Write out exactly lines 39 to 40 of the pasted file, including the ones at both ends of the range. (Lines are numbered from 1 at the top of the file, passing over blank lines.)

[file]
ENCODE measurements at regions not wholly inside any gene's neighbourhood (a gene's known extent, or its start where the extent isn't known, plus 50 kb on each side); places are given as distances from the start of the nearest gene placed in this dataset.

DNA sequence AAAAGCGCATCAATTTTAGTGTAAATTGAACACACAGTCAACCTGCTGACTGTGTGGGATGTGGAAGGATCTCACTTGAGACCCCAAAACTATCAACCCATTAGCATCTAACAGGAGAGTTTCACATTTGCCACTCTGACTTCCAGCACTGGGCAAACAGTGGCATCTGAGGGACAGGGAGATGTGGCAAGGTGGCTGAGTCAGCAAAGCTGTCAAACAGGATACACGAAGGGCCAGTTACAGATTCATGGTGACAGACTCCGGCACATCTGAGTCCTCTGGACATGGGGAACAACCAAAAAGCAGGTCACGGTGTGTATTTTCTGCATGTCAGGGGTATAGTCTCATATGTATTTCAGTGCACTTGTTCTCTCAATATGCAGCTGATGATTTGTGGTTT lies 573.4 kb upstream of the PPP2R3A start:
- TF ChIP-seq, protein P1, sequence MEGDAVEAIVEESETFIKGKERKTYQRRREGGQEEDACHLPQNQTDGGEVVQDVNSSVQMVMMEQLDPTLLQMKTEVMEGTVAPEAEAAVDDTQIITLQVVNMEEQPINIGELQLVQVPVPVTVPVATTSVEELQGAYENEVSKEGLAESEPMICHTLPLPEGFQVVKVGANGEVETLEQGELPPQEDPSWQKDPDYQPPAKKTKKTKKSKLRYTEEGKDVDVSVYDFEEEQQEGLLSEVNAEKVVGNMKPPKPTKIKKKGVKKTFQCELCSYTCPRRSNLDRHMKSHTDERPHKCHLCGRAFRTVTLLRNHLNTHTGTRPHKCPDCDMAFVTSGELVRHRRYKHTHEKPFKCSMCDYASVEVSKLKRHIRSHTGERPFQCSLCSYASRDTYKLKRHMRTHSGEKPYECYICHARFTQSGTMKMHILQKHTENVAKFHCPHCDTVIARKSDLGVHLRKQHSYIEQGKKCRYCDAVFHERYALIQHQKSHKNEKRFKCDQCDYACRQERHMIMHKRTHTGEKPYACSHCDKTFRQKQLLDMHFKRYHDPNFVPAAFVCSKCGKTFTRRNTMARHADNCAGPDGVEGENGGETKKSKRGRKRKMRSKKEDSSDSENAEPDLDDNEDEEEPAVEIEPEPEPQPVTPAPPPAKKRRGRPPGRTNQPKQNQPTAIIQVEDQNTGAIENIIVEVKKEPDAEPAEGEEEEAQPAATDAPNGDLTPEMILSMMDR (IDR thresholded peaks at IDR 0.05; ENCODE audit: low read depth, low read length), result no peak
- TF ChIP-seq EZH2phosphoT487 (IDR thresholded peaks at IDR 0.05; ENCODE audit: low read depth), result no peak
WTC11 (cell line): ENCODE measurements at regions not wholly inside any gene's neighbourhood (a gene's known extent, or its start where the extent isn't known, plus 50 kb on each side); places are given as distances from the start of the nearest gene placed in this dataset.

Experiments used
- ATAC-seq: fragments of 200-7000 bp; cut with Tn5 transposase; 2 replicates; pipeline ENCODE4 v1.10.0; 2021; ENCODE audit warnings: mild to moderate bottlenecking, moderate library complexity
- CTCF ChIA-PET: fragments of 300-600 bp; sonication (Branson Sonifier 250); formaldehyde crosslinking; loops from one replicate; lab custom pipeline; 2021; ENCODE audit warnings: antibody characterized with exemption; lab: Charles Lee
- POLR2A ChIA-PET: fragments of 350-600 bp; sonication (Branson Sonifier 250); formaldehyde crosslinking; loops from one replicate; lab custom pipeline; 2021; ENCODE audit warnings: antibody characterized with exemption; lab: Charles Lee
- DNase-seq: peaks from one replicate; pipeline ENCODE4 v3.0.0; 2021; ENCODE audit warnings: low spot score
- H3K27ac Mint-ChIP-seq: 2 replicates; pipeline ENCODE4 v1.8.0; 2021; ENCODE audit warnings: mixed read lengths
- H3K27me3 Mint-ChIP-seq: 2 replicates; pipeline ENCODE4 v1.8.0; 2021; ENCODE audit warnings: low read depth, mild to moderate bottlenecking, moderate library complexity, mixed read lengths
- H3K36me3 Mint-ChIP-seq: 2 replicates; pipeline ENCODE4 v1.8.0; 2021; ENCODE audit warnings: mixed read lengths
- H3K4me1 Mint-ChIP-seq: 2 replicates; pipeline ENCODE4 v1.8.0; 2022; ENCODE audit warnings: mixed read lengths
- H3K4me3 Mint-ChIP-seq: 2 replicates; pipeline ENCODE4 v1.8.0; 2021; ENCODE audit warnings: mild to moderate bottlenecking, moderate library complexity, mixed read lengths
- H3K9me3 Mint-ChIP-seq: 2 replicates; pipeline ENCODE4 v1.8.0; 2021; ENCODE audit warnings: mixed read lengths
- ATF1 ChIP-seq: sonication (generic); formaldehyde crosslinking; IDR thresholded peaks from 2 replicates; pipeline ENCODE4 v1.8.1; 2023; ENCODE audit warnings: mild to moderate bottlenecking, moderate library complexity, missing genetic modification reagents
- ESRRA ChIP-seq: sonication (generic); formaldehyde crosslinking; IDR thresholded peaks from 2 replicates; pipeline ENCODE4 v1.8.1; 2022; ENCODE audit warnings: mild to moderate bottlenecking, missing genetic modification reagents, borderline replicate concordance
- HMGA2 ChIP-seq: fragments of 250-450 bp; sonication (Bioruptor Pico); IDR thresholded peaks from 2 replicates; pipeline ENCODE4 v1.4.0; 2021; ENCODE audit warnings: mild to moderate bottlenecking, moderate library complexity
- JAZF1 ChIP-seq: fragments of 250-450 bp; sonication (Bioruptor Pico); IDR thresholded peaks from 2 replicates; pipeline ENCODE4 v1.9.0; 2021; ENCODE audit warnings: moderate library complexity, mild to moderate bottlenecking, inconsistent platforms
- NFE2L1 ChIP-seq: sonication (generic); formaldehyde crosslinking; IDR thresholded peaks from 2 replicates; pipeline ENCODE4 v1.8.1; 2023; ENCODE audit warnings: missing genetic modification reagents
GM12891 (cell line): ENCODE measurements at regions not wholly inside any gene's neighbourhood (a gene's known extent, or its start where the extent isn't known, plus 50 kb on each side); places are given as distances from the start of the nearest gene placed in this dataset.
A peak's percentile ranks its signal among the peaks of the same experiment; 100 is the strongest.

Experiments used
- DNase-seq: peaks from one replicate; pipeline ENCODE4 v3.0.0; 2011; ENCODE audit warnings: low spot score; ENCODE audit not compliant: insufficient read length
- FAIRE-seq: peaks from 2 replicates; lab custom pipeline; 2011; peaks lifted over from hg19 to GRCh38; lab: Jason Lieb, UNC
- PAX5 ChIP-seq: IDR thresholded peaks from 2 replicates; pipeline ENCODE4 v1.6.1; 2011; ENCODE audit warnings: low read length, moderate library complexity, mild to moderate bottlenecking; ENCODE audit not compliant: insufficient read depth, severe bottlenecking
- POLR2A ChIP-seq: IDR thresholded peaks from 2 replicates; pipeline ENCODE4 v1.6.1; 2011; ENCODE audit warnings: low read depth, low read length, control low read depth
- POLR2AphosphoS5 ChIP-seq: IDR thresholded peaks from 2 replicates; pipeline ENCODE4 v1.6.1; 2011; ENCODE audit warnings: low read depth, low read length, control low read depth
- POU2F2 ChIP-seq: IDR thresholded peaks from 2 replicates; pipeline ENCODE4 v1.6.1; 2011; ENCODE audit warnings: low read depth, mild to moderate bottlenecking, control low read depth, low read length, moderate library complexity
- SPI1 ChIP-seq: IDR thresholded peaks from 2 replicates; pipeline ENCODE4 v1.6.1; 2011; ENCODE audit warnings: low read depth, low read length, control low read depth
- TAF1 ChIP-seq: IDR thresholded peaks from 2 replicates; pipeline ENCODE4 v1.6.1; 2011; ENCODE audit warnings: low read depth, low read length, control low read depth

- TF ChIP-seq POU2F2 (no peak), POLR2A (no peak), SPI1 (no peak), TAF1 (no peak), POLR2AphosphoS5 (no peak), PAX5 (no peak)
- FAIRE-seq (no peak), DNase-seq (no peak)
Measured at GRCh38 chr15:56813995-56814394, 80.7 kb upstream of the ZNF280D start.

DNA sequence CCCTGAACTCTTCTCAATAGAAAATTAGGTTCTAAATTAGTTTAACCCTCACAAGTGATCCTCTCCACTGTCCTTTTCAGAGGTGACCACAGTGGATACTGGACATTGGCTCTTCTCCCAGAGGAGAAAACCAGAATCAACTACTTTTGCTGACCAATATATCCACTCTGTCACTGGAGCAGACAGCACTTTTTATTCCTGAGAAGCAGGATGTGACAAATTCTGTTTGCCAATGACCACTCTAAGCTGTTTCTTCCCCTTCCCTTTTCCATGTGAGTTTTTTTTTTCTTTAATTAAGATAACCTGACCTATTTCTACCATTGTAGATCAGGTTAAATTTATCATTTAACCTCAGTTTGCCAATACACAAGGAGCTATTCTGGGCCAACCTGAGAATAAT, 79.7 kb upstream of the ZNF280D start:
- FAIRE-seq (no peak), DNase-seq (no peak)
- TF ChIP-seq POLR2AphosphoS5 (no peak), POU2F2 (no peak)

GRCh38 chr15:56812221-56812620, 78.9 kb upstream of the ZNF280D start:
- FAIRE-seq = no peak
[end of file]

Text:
GRCh38 chr15:56812221-56812620, 78.9 kb upstream of the ZNF280D start:
- FAIRE-seq = no peak